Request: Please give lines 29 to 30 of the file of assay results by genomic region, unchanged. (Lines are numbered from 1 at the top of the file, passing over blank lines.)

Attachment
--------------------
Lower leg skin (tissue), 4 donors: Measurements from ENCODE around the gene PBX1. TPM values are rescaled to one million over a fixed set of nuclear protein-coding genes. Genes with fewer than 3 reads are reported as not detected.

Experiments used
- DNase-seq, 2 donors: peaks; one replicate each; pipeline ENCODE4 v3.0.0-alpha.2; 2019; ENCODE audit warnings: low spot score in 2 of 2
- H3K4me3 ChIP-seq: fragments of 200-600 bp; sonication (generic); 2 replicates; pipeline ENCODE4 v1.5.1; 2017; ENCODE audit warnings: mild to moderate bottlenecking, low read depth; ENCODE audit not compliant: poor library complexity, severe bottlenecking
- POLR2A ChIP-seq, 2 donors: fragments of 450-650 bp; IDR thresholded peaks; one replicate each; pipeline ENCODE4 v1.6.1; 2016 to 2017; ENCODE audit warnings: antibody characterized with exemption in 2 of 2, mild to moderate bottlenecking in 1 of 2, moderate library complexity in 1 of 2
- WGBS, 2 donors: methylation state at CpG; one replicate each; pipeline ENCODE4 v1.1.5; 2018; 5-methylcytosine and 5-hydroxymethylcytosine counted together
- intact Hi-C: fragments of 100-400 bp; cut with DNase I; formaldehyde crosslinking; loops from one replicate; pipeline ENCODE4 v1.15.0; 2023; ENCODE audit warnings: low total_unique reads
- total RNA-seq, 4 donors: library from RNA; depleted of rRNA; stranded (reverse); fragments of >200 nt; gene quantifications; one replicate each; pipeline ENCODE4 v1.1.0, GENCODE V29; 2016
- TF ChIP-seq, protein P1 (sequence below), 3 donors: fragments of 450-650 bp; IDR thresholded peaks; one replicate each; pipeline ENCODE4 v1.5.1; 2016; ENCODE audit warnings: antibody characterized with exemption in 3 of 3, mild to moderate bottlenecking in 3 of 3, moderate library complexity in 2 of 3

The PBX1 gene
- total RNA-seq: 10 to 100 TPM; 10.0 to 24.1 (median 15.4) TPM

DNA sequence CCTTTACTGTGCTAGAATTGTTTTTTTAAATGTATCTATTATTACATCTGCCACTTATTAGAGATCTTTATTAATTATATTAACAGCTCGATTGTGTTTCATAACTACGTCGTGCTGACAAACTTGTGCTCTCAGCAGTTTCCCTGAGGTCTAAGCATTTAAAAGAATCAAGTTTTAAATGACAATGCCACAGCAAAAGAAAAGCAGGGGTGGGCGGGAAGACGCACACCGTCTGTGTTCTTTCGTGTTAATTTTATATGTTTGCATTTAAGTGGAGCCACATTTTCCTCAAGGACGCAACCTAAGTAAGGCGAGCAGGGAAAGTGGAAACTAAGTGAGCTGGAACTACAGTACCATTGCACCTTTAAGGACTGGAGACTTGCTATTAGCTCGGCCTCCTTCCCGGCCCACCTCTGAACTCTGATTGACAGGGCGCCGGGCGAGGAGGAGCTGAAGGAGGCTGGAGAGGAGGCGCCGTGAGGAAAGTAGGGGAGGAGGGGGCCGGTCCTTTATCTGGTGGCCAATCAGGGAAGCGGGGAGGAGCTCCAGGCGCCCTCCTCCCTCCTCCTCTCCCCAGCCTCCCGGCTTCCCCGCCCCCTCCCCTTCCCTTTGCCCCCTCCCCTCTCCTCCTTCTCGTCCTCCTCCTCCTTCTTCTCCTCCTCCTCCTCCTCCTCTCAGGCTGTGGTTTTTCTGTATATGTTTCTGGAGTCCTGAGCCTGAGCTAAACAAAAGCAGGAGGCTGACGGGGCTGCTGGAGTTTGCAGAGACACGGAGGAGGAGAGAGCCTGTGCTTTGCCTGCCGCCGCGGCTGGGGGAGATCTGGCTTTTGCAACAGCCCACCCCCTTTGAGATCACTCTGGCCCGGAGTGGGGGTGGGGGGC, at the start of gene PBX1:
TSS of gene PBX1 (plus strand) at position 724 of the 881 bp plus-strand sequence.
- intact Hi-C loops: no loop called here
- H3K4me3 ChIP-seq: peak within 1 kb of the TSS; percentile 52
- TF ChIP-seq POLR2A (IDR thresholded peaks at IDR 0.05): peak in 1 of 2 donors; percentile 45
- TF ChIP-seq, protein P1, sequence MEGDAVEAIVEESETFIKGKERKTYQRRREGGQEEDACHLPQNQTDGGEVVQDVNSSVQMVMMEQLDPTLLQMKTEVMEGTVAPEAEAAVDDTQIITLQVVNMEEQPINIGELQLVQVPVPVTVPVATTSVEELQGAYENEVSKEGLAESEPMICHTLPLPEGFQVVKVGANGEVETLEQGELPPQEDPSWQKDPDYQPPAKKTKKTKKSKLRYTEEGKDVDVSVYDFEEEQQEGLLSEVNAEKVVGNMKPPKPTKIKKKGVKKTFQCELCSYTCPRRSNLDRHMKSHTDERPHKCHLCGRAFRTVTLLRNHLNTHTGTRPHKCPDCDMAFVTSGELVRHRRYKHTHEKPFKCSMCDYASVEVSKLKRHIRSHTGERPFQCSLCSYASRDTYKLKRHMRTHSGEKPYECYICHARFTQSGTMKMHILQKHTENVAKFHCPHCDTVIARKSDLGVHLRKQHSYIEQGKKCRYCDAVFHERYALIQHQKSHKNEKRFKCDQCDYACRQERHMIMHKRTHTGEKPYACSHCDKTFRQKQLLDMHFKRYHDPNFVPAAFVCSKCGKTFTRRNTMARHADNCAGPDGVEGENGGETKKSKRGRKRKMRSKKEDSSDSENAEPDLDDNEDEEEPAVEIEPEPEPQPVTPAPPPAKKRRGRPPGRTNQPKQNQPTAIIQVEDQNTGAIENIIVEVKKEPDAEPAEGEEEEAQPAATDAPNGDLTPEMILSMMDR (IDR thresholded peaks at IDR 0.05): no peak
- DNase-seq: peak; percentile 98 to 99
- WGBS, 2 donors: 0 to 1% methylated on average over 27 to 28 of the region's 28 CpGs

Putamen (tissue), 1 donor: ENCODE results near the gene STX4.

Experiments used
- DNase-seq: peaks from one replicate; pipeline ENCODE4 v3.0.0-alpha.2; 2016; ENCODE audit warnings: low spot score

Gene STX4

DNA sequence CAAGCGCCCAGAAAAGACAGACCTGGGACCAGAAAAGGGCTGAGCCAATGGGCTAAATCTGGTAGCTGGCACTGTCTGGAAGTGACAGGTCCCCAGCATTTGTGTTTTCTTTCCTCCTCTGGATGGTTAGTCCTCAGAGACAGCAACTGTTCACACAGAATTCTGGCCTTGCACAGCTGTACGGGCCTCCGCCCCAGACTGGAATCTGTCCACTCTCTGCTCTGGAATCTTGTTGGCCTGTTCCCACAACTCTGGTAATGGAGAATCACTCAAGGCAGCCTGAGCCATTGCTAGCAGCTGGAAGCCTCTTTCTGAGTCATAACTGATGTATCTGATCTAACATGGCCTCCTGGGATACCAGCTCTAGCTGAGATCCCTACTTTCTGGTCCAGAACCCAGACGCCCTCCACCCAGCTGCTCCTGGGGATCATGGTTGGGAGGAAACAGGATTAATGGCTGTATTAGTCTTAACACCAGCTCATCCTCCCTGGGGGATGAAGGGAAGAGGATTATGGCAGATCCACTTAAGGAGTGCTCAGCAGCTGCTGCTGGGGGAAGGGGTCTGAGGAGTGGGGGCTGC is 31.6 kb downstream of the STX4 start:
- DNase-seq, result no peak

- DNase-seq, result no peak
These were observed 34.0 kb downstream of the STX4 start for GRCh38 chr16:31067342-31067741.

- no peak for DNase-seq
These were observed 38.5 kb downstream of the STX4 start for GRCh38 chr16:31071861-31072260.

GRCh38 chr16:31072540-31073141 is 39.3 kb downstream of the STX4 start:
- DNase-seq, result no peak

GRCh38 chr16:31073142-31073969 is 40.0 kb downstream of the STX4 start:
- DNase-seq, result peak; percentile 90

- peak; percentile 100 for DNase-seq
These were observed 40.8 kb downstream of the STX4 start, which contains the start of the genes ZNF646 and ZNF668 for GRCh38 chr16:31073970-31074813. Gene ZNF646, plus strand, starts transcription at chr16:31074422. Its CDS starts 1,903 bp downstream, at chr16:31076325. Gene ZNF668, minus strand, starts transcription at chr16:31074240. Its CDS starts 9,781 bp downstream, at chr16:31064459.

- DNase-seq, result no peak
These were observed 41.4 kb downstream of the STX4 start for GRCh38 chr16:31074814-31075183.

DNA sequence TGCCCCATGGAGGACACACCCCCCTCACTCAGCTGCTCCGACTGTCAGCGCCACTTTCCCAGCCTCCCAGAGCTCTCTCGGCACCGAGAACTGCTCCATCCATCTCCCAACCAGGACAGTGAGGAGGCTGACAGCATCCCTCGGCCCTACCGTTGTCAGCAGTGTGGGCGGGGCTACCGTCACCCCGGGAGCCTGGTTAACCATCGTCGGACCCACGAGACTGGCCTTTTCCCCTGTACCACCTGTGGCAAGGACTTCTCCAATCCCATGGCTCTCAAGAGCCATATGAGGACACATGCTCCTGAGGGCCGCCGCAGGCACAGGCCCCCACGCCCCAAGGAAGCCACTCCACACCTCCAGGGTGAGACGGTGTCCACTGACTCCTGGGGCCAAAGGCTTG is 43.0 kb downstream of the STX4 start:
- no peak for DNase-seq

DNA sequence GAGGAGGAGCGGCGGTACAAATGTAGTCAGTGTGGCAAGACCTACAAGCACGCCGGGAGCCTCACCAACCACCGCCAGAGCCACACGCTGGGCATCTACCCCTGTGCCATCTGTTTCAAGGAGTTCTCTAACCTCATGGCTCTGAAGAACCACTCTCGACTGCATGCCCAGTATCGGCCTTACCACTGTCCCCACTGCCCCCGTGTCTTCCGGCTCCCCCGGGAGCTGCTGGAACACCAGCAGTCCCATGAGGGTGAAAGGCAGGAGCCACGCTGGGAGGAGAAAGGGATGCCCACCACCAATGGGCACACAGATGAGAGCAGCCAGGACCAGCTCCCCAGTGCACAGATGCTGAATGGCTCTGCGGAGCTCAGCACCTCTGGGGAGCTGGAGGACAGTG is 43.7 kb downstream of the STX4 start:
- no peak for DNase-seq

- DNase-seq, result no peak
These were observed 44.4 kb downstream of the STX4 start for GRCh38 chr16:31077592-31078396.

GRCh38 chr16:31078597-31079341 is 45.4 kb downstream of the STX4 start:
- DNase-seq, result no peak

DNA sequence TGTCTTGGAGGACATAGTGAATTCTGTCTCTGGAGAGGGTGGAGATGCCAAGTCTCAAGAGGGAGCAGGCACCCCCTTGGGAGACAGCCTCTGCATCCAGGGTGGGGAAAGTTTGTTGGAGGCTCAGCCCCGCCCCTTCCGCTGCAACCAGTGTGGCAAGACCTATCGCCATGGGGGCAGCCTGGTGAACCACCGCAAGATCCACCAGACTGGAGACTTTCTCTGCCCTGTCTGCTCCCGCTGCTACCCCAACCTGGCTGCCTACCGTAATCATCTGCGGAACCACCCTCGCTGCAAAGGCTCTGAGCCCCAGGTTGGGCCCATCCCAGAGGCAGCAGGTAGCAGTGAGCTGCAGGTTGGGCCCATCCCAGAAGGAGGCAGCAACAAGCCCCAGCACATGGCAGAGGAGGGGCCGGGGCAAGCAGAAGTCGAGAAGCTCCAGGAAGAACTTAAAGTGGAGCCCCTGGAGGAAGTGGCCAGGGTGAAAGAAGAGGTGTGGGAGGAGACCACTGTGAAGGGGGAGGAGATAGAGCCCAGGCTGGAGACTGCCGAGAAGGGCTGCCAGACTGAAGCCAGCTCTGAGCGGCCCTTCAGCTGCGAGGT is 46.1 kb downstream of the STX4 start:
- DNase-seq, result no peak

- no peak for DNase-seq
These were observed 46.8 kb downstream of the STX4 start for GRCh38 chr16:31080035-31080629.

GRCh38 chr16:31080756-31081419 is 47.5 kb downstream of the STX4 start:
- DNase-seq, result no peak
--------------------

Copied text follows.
These were observed 38.5 kb downstream of the STX4 start for GRCh38 chr16:31071861-31072260.

GRCh38 chr16:31072540-31073141 is 39.3 kb downstream of the STX4 start: